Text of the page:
Harmony Guitars is an American guitar company that started sometime in the early 20th Century, and were known for making good quality but inexpensive instruments.  By 1967, the company folded in America, and was sold to off-shore Asian firms, and built by Japanese/Korean/Taiwanese/Chinese guitar "Building Houses" such as Yako, Saehan, Matsamoku, and others.

Below is a list of Harmony Guitar Models from 1973-2021.  Click on the picture for more information, history, and whatnot on the model (that is if I've built a page for it yet).  Hopefully this will help people in identifying their Asian-built - post-USA Harmony guitar.

This was the 2001-2010 version of the Harmony H-804 sold mostly through E-bay, Amazon, and other online retailers.  This guitar - while very similar to the H-804, is very different.  Slab body (no arm contour), 2 single coil pickups, 1 volume, 1 tone, no selector - STAMPED tailpiece and height adjustable bridge (with only a single slot per string).  Swimming pool route, standard Strat-Sized neck with a baked or stained fingerboard and regular budget tuners and no zero fret.  Shown here is a 2004 Harmony 2183 like mine was before it was modified.

HISTORY Of the 801/802/803/804/805/704/218x
Wiring Diagram for the 218x Models
Early vibrato equipped version of the Teisco Tulip body with anti-foil pickups.  Sort of like a deluxe version of the H-802 with proper neck/bridge pickup placement and a boxier body design.  Very likely it may have been an early deluxe version of the H-802 based on the pickups and body design. 

HISTORY of the 801/802/803/804/805/704/218x
Wiring Diagram for the Harmony H802 (likely the same)
A Fender Lead II copy built sometime in the late 70's or early 1980's.  The Fender Lead was a replacement guitar for the mid-level Fender Mustang in 1978, with some endorsement/design input by Rick Derringer and Elliot Easton of The Cars or so I've read.  Harmony's version is clearly budget using the darker cherry finish used on their Les Paul and Flying V copies, a bit oversized pickguard, and what appears to be an H-802 (gibson scale) neck.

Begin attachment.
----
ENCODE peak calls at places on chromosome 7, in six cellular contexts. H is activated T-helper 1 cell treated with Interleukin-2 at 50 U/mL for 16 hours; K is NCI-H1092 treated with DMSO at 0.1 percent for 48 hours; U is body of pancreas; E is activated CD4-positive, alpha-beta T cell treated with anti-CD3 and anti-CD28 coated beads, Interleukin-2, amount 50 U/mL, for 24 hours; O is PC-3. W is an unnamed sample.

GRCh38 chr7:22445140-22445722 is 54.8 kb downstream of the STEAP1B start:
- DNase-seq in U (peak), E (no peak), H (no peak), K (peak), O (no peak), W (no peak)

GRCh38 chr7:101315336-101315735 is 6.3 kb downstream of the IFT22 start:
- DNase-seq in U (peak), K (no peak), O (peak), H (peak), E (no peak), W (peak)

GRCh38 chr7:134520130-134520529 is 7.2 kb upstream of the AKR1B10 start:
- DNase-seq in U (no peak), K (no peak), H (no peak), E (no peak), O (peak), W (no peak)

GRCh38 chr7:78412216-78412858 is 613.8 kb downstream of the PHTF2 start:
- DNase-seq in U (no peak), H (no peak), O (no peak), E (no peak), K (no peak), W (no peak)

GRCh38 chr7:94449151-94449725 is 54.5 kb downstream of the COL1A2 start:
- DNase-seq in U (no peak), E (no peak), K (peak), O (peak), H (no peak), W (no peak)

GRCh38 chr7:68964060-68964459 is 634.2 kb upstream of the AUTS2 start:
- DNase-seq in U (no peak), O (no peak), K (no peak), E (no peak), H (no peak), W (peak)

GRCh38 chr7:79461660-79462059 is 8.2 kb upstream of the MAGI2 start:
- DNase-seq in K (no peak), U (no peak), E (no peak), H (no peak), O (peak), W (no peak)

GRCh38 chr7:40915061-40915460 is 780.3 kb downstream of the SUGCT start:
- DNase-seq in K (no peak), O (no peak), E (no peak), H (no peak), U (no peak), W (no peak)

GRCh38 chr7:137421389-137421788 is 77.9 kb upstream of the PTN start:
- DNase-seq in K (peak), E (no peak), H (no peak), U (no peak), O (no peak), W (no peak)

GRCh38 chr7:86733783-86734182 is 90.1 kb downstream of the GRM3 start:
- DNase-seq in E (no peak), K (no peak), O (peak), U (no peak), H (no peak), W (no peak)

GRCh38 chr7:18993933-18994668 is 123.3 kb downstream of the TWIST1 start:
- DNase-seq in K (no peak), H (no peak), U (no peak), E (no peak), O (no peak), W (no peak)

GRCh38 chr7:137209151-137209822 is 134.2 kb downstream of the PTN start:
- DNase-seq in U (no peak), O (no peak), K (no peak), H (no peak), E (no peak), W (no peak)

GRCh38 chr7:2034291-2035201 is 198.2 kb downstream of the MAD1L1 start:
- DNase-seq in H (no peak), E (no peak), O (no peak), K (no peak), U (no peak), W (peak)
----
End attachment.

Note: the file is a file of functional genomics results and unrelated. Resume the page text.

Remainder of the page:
H666 or V666
This is probably the best known Flying V copy but it appears that there is some difficulty in figuring out which one exactly is the real one.  I have verified the example to the right as having an H666 neckplate on some examples on Reverb - which has a stop tailpiece, Tune-O-Matic, 2 humbuckers, standard Gibson Flying V style wiring, and a 24.75" Gibson scale neck complete with the arrow headstock of an actual Flying V.  However, it seems Harmony changed makers periodically and so some of these I have seen with the same Locking vibrato system as the H818/819, a Kahler clone, or a regular Stratocaster vibrato similar to some Arbor/Memphis/Hondo copies - so they may have  been using Samick for awhile.
A shortscale 30.5" scale bass guitar.  It initially started off as a bass-version of the H-802 but very different from the H-801 bass introduced in the early 70's - likely making this a model that started toward the end of the 70's when quality started to decline a little, and fancy features like binding, rosewood boards, and binding went by the wayside.  Sometime by the mid 1980's it appears they changed the model to be a shortscale Precision Bass copy, probably to improve sales of the model.
Harmony's Fender Stratocaster copy.  The earliest examples appear to be made by Matsamoku, with later ones being built by Samick in the same factory as the Memphis 302 and Kramer KS400 - in which the body is pretty much the same assembly - but the neck is different (Memphis had a Jackson style neck, while Kramer had a pointy headstock, and the Harmony had a traditional neck). The earliest models came around circa 1978 and had no vibrato, and likely were just called the "H-80".  The "T" came in the early 1980's.  These guitars came in Sunburst the most often - especially the later Samick built models - but also came in white, desert tan, candy apple red, black, dakota red, and vintage white.
The H-801 is a single pickup student guitar from the early-mid 1970's with roots beckoning back to the "Teisco Tulip" from the 1960's.  It has a single "Anti-Foil Pickup in the neck poostiion, 1 volume, 1 tone, 24.75" Scale bleached mahogany neck, height adjustable bridge, and a cast tailpiece. The 801 does not seem to have hung around as long as the 802 - possibly lasting as far as 1982.